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A $6-million source of controversy

Cover for Big Canyon Reservoir is failing, city says in its lawsuit, though who's to blame is unclear, as the contractor, subcontractor are denying responsibility.

January 27, 2012|By Lauren Williams
  • This large cover over the 20-acre Big Canyon Reservoir, whose capacity is nearly 200 million gallons, has not been lasting for the life span it was bought for, the city of Newport Beach is arguing in a lawsuit. The $6-million cover began deteriorating less than five years after its installation and has since required unexpected and expensive repairs, city officials contend.
This large cover over the 20-acre Big Canyon Reservoir,… (SCOTT SMELTZER,…)

NEWPORT BEACH — At the base of Spyglass Hill, past the mortuary, sits a 20-acre reservoir filled with enough water to supply the city of Newport Beach for seven days.

Atop the basin, which was dug in 1958, rests a large, rubbery black cover. It gives the appearance of an enormous water bed that's dusty with debris left by gathering birds and carried in by sea breezes.

The cover for Big Canyon Reservoir, whose capacity is nearly 200 million gallons, was meant to last 20 years when it was installed in 2004 to protect the water supply from algae, flies and other contaminants.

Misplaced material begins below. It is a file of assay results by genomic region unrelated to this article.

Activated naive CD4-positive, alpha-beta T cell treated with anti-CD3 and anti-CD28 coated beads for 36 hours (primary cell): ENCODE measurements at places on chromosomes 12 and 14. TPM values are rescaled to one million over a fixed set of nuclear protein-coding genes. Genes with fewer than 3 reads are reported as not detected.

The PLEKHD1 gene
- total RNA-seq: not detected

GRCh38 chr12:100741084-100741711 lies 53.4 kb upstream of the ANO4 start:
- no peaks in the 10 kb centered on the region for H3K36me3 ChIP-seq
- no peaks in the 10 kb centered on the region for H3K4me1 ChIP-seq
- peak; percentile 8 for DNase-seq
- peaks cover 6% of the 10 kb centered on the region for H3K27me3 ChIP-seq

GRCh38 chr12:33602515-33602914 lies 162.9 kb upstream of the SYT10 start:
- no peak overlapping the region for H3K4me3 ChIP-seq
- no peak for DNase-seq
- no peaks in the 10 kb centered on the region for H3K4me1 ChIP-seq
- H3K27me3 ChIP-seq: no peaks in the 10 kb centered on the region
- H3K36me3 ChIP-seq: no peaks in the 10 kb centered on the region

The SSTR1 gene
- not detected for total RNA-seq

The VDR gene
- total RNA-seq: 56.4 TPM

But the $6-million cover began deteriorating less than five years after its installation and has since required unexpected and expensive repairs, city officials said in interviews and in court papers.

Because of the problems, the city of Newport Beach has sued the cover's makers in Orange County Superior Court for unspecified damages. In response, the polypropylene tarp's contractor and a subcontractor contend that they are not responsible for any flaws and that they need to review the city's claims before determining responsibility.

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The city went to extraordinary lengths to be sure that all parties knew the city's expectations for the cover — including the 20-year life span — and that at least one of the defendants is responsible, said David A. Robinson, Newport's outside counsel on the case.

"The bottom line is the cover's failing — there doesn't seem to be any question the cover's failing," Robinson said. "... The city paid a lot of money for that thing. It's supposed to protect the citizens for 20 years. That's not happening."

Both parties, he said, are denying responsibility.

"It's clear that it's going to get fixed, and it's clear that one or more of these defendants will have to fix it," Robinson said.

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Reservoir, tarp history

Since the reservoir was built, the city has strived to maintain its high water quality, at one point even using an air cannon specifically made to deter avian pests intent on making the then-open-air reservoir their watering hole. The cannon wasn't popular with area residents and was removed.

Piano strings arched over the reservoir in the early 1980s, although the strings' bird-deterring factor was never clear. Some speculated it was the sounds made by the strings in the wind, because as soon as birds approached the reservoir, they would turn tail.

After the turn of the century, city officials began seeking a better solution.

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